Friday, January 30, 2009

Water, the Key to Life...and Adult Beverages!

Doug here...

If you have been paying attention to the blog, you may remember Tammy mentioning that we were in Haven Harbour Marina in Rock Hall, Maryland, to have our watermaker installed. Now, many of you may be up to speed on what a watermaker is but I'll bet very few of you know how it makes water. I thought I'd write a short blog entry about the watermaker and the excitement that came along with the installation.

First, we decided to buy a watermaker from a reputable company rather than buying the parts and assembling it ourselves. A lot of cruisers, to save money, do the later, but I didn't think my mechanical skills were quite up to the task. We purchased the Newport 400 by Spectra Watermakers. In a nutshell, this takes salt water from the ocean, filters it three times, runs it through a reverse osmosis process (more on that later) and voila... distilled water. The Newport 400 uses a Clark pump, which is very quiet, and makes 16.5 gallons of nice pure water per hour using only about 26 Amps of DC power.

The first step in the process of making the water is to use a lift pump to pull the water from the ocean through a thru-hull fitting and a strainer. It then pulls the water through a 20 micron filter and then a 5 micron filter to clean it as much as possible.
The cleaner the sea water the longer the filters last. In the Chesapeake Bay, they don't last very long. In the islands they should last for about a month of making about 50 to 60 gallons a day.

After the water is pre-filtered with the 20 micron and the 5 micron filters, it passes into the Clark Pump where it goes through a reverse osmosis process to desalinate the water.
Watermakers don't actually MAKE water, they DESALINATE water. Now how does it work? The underlying technology is pretty cool. If you put non-salty water in a container on one side of a membrane and salty water on the other side of the membrane, the non-salty water will osmose through the membrane until the pressure on each side is equal. With normal osmosis, the water moves to the salty side of the membrane until equilibrium is achieved. If you apply pressure to the salt solution side equal to the osmotic pressure you can create equilibrium without the water moving. If you add additional pressure you can actually force the pure water to flow from the salty side to the non-salty side. This process is called reverse osmosis. So basically, the clark pump puts pressure on the salt water to make the pure water reverse osmose to the other side of the membrane, thereby "making water" and leaving salty brine behind to be flushed overboard. The osmotic pressure of seawater is approximately 460 PSI. The Clark Pump produces pressure between 800 and 1100 PSI, depending on the temperature of the sea water. Colder water requires more pressure.

The folks at Haven Harbour Marina ordered the watermaker for us and we docked at the marina for a couple days to have it installed. Installing it entailed mounting it on the wall in the lazzarette and running power and water hoses through the wall into the engine room. We already had a thru-hull in place in the engine room to get the water from the ocean. They had to cut a small thru-hull just above the waterline in the lazzarette for the salty brine to be flushed from. In addition to setting up the water maker and getting electricity to it, they had to run a very small hose from the watermaker in the lazz, at the stern of the boat, forward to the water tank which is under the sole in the master stateroom about forty feet away. All of this took about two days and they were ready to go. Then Murphy took over the installation. You know... Murphy's Law.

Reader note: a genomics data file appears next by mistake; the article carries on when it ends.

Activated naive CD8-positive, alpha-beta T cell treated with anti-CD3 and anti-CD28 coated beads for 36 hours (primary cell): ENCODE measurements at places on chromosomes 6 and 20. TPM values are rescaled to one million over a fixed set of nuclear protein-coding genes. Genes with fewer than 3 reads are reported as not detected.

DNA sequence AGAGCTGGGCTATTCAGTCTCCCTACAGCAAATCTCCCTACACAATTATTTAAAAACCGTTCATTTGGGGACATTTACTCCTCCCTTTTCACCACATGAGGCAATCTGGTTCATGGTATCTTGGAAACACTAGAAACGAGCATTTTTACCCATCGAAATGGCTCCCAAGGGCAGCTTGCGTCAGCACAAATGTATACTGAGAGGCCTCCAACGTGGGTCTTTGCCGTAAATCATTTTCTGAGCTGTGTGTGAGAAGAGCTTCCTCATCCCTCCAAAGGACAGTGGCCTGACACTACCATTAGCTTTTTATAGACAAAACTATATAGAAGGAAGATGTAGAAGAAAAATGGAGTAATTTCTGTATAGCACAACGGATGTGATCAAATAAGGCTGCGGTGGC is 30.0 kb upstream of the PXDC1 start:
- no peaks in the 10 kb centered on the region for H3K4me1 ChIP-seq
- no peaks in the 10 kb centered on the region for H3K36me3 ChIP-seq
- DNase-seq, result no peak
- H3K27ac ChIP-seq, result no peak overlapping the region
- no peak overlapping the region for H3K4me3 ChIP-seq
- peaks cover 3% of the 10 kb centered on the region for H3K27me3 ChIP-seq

When they tested the unit, the probe that tests the salinity in the water after it has been desalinated was faulty so the unit kept rejecting the water it was making. The manufacturer in California had to over night another one out to the marina. That arrived late in the day the next day and was successfully installed. Once the unit was successfully pressurized, it began to leak. After testing all of the fittings they had put in, the team realized that the leak was coming from inside the watermaker itself. Once it was opened, it was determined that the people at the factory had tightened one of the connections into the manifold too tight and had cracked the plastic manifold. So the team got back on the phone with the manufacturer and had a replacement manifold mailed out for over night delivery. Late the next day, Friday, the manifold was installed and the system was fully operational.

This system is the coolest thing. You push a button, either on the front of the unit in the lazzarette or on the remote panel installed in the pilothouse and the system starts making water. You tell it how long to run and it runs for that long, shuts itself off and back flushes itself with fresh water to keep it fresh until the next time you use it. It is so easy and so far has worked flawlessly.

The team at Haven Harbour were great, as always, and did a fantastic job. Neither of the problems were of their making and they got them fixed within 24 hours... each. They kept their spirits up and did not get too frustrated. The two main guys, Randy and Mike, were on the boat, often curled up like little pretzels, due to space constraints, for the better part of four days.

Now we can make water in the islands to replace the small amount we use each day. Water in the islands is very expensive and often not very good quality. This Spectra watermaker makes water that does not even have the hint of salty taste to it. In fact, the water has absolutely no taste at all. It is essentially distilled water. There is a little release valve and hose on the side and you can direct the water flow to it to taste the water before it gets mixed in the big tank. It is totally tasteless. I know because I tasted it!

No comments:

Post a Comment